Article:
Is Popularity Overrated?

Evynne Stafford, FCHS Journalist

What does it mean to be “popular” in high school? At most schools, being liked or admired is more important than education or learning, as shown in the classic teen movie Mean Girls. But should it be? When Homecoming, Prom, or even the class officer elections take place, the winners are usually the most popular students– but is that a good idea?

Let’s face it: Students tend to vote for their friends rather than for whoever might do the best job. Some students think that needs to change. “It should not matter about popularity, it should matter who has better statements and ideas,” said Freshman Jadyn Cook. If everyone in the school system felt the same way as Cook, class officers might be more successful and active, resulting in better class activities. “I don’t think we should look at the person [when voting], I think we should look at what they have to offer and their potential,” agreed Freshman Mauricio Castillo-Zuniga.

Eighth Grader Hollyn Pleasants, who ran for class president last year but lost, had some wise words to say about class officer campaigns. “It should not matter if you are popular or not, it just matters if you have good ideas for your school. It shouldn’t be about fairness, it should be about the maturity level of the student body. If you were voting for the actual president of the United States, would you want someone that looked cool or would you want someone that is educated and has good statements that not only help themselves, but help everyone else around them?”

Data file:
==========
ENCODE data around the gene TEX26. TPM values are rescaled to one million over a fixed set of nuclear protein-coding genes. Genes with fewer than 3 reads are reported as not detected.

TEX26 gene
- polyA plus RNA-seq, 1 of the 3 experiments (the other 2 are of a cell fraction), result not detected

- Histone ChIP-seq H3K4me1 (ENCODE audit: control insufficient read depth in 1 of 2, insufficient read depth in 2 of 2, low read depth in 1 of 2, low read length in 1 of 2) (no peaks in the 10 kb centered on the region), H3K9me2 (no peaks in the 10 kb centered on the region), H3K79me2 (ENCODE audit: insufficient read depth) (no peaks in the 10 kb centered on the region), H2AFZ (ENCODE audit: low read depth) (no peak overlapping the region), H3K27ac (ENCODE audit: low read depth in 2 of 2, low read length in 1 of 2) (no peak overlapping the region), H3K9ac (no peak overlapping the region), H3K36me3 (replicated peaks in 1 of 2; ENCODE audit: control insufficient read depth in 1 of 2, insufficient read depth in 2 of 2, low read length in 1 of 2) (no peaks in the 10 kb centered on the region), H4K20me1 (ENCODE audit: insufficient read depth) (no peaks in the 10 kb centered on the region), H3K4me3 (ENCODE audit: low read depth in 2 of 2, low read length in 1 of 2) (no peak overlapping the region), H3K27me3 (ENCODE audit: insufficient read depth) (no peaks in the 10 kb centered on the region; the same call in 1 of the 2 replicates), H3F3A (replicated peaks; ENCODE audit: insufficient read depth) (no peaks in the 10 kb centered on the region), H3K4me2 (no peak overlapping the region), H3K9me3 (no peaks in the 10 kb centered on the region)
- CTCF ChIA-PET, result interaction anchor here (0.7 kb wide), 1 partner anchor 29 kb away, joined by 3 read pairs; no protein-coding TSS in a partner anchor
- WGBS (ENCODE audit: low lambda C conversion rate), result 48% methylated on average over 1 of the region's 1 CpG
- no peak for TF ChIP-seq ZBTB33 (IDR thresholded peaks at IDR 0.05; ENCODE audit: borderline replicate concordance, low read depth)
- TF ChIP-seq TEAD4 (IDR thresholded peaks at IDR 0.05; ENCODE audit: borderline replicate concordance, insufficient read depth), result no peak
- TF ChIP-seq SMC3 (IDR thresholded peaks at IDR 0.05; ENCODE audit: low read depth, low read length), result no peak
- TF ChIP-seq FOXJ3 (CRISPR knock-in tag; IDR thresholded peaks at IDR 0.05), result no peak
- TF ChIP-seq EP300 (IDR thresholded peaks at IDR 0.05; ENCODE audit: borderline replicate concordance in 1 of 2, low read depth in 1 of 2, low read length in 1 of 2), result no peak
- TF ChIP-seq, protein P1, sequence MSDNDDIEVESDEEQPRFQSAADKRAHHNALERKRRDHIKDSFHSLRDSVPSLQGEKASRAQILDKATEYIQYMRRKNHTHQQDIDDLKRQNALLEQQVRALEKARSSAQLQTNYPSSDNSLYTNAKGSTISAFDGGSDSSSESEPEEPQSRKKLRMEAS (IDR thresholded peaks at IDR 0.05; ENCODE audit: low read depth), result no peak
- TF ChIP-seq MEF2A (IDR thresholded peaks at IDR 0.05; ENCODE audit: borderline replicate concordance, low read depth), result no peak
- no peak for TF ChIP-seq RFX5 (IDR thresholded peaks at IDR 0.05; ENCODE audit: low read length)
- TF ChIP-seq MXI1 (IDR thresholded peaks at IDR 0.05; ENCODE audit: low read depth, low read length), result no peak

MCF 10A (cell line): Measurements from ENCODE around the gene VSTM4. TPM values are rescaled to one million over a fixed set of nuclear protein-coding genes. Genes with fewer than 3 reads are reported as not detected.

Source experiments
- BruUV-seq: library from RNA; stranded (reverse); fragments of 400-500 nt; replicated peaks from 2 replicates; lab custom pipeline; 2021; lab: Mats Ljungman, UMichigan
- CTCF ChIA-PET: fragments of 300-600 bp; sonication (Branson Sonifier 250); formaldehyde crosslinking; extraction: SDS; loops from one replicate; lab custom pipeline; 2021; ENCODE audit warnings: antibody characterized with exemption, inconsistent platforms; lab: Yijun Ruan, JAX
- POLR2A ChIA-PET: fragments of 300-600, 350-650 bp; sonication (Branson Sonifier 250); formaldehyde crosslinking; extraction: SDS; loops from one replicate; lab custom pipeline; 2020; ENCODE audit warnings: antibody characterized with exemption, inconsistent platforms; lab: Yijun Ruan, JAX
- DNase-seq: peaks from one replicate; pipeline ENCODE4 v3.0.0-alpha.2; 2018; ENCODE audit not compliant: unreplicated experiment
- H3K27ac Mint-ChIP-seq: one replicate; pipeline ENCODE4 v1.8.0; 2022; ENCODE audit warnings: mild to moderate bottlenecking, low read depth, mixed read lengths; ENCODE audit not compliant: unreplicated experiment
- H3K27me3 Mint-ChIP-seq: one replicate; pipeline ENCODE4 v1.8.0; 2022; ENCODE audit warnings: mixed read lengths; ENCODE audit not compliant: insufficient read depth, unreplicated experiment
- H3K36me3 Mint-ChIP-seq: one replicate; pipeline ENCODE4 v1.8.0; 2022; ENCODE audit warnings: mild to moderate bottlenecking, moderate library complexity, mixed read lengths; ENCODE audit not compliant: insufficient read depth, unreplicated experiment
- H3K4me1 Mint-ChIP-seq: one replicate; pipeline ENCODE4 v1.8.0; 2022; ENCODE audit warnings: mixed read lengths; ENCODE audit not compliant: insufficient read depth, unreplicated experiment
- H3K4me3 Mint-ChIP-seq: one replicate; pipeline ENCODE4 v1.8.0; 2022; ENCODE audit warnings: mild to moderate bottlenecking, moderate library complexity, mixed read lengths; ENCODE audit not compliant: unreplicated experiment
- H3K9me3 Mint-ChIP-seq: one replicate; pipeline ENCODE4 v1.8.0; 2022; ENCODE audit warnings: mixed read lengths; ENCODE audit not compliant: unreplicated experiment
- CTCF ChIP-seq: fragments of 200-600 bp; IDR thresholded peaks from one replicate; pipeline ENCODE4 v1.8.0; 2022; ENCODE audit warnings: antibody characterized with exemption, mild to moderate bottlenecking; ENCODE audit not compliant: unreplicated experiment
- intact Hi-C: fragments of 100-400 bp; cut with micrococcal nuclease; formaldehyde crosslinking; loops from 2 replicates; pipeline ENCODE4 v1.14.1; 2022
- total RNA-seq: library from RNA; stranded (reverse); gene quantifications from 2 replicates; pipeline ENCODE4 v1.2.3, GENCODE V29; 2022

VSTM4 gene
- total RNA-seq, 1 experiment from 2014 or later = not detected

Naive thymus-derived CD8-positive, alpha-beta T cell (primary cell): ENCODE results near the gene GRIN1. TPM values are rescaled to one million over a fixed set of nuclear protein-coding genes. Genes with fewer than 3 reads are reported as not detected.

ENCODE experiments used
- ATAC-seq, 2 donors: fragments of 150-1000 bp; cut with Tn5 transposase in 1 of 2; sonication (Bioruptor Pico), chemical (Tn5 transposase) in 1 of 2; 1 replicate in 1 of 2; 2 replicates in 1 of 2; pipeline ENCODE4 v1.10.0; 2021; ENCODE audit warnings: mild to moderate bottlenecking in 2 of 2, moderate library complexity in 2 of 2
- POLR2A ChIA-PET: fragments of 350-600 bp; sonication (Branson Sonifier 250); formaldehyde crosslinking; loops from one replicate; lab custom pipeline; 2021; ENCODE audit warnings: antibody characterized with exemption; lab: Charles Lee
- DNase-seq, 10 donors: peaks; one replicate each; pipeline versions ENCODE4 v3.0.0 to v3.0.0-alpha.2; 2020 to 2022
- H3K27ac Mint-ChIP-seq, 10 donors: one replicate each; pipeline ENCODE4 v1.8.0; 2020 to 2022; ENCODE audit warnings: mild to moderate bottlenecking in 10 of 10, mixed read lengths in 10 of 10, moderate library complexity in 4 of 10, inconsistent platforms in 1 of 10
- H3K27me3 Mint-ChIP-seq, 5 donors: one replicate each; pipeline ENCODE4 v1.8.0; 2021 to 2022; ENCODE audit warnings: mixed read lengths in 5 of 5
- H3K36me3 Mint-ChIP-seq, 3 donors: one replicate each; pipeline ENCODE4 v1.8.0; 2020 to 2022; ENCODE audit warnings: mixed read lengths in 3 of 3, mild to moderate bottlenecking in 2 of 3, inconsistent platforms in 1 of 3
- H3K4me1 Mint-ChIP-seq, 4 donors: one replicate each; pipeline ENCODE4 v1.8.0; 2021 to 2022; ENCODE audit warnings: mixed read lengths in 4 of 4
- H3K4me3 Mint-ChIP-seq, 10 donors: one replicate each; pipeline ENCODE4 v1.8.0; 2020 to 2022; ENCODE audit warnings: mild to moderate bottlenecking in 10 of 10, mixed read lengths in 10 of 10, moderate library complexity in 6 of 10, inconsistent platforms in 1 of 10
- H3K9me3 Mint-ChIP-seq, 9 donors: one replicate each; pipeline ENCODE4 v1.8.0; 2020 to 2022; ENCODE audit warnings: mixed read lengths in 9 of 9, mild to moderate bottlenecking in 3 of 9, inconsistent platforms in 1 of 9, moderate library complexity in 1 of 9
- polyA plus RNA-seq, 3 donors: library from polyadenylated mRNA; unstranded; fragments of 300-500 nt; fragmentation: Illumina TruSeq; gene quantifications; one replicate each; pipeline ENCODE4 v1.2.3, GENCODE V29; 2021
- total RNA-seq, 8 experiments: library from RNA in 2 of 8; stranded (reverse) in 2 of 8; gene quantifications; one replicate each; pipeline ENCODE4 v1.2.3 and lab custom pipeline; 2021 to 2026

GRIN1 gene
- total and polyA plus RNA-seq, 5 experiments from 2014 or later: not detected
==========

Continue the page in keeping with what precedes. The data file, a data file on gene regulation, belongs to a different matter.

So what makes a student “popular” these days? Some feel that in this day and age, popularity isn’t even about your personality, it is more about what shoes you wear, or what clothes you buy, or even if you have the most recent smart phone.

But are those good reasons for deciding whether a person should be looked up to or liked?

“It should not matter what you wear or what you look like. Everyone should have an equal chance at winning,” said Freshmen Sarah White. “Is voting about popularity? Yes. Will it ever change? Probably not. That is the way, so we have to just roll with it,” said Junior Madison Stafford.

Fair or unfair? You decide.